Category: 3 Profundities


3 Profundities (Two)

1. Advent, as we prepare our hearts for Our Lord’s coming, is a fitting time to ask ourselves if our hearts are soiled by any grudges or unforgiveness. For most of us, forgiveness is a challenge.

In addition to examining our consciences for any resentments, I would like to recommend the Divine Mercy Chaplet, which comes from the spirituality and diary of St. Faustina Kowalska. By praying this short and beautiful chaplet (ideally daily), we ask Jesus’ Mercy on our sins and those of our world — Mercy we are all in great need of!

Also, for some practical explanations and advice regarding resentments and forgiveness, I recommend a little inexpensive book I recently finished: From Resentment to Forgiveness.

2. Like many who attended college, I had to take an introductory philosophy course as part of my general education requirement. I took mine the first semester of my freshman year and soured on it from day one, when I bought the texts for the class. The photocopy packet the instructor had prepared included an article in which a philosopher granted, for the sake of argument, that the unborn child was a human person, but then went-on to justify legal abortion for any reason anyway. The rest of the course seemed to be an exercise in mental gymnastics to justify evil by obfuscation and odd language.

This experience left me with a disdain for philosophy, at least as it is practiced today. Over the years, though, I’ve begun to wonder if I dismissed a valuable area of study, given that one of the Church’s greatest saints, St. Thomas Aquinas, was a first-rate philosopher; also, one of my favorite Catholic authors/thinkers, Peter Kreeft, is a philosopher of Boston College (yes, an orthodox thinker at a Jesuit school!).

So, I’ve prepared an Amazon order with three introductory philosophy tomes to help me come to a classic understanding of the subject and learn how to better think: Kreeft’s Philosophy 101, an inexpensive anthology of Plato’s Dialogues put-out by Barnes & Noble, and Kreeft’s treatment of Pascal’s Pensees. We’ll see how it goes — or when I’m able to get to it!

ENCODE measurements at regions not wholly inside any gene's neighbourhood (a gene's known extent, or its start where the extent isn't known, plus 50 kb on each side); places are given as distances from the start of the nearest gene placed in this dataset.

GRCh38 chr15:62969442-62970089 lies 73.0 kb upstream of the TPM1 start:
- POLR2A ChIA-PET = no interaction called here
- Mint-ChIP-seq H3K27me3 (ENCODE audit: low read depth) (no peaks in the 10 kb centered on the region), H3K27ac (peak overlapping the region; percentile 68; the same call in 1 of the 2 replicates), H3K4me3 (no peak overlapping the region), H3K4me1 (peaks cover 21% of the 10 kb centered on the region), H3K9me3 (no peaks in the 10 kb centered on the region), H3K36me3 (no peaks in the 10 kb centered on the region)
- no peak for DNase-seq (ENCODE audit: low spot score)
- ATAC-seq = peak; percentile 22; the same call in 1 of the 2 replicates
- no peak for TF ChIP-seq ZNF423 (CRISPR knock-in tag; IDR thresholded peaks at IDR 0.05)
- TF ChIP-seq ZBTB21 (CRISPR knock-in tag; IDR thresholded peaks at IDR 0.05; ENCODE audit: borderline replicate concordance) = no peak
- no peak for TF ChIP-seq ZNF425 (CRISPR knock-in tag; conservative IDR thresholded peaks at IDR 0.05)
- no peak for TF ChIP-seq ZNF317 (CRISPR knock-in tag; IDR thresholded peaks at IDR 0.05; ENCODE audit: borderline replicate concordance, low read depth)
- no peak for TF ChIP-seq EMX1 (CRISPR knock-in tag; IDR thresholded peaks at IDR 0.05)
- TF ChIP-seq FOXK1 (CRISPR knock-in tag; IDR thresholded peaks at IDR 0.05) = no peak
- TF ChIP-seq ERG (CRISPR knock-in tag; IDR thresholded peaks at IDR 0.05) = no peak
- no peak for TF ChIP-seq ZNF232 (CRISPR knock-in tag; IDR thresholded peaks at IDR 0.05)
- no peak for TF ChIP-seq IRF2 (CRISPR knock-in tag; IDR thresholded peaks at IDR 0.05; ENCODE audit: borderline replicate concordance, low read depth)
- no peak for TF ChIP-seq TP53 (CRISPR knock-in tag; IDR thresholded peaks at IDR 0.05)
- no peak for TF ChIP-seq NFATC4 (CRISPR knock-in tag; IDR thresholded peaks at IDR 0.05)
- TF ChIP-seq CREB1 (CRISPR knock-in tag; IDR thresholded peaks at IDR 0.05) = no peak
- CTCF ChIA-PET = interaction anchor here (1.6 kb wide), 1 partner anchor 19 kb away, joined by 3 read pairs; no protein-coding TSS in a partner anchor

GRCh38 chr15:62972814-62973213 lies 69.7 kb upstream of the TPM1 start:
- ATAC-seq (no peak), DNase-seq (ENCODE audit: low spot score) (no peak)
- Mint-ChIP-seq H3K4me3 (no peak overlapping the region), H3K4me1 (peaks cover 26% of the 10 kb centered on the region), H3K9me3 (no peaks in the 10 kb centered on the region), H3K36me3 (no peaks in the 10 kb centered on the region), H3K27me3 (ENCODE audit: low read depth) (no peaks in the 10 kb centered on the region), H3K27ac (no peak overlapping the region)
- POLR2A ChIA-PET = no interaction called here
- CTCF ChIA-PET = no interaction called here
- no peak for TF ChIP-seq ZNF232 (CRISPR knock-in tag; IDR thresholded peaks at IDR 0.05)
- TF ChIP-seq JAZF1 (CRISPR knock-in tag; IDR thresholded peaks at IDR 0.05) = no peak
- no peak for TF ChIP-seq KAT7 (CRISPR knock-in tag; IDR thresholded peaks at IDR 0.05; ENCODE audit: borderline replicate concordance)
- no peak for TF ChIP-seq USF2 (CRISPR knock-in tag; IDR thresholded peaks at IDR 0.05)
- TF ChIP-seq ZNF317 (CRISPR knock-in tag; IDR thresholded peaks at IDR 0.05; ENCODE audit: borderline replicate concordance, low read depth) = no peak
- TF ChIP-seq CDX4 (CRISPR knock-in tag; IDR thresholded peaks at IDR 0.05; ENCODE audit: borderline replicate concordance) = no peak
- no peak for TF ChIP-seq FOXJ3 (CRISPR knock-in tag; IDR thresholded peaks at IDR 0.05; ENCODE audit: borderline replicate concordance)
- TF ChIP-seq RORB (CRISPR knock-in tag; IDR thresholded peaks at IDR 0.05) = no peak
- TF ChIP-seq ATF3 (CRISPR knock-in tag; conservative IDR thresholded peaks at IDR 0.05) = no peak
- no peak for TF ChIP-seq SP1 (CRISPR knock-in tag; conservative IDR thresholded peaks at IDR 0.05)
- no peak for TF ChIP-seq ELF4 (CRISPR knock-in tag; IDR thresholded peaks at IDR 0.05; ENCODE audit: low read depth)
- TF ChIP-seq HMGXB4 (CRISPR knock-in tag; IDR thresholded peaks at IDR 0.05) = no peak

3. As any parent knows, little children are great at holding mirrors up to adults’ faces. My eldest (now 3) was helping me start a load of laundry the other day. As we finished putting the clothes in, she remarked “This is where we put the clothes and then they stay here for a really long time!” Though she was pointing to the washer as she said this, I laughed at the realization that my toddler had learned from Mommy’s less-than-stellar laundry skills that clothes remain in the dryer and are not folded or put away for days sometimes! Mea culpa!

3 Profundities (One)

Here’s the first installment of 3 of my brief random thoughts: “3 Profundities” (the idea is shamelessly stolen from Jennifer at Conversion Diary). I hope that you will see that the term “profundity” is tongue-in-cheek! šŸ™‚

This is why it’s called “3 Profundities.”

1) As an only child, I was part of a family of 3. I loved to annoy my classmates by pointing-out that my family was just like the Holy Family, which implied a comparison of myself to Christ — charming, huh?! šŸ™‚ Furthermore, there are 3 Persons in the Trinity (God). I took my fascination with 3s to such an extreme that in high school, I would often take the third parking space from the (conservative) right in the first row of student parking.

2) The term “profundities” is a favorite of mine from college, where I called my primitive little Web page “Profundity Place.” It was even less profound than this blog, so its disappearance years ago was no great loss to anyone! Few even noticed when it vanished, including me (until months later).

3) Three briefs are easier to write than seven, especially when the baby is waking from a nap, a toddler is tantruming over nothing for the 13th time this hour, and a bad odor is wafting in from the third diaper-wearer in the living room. I guess we all know where I’m going now… šŸ™‚

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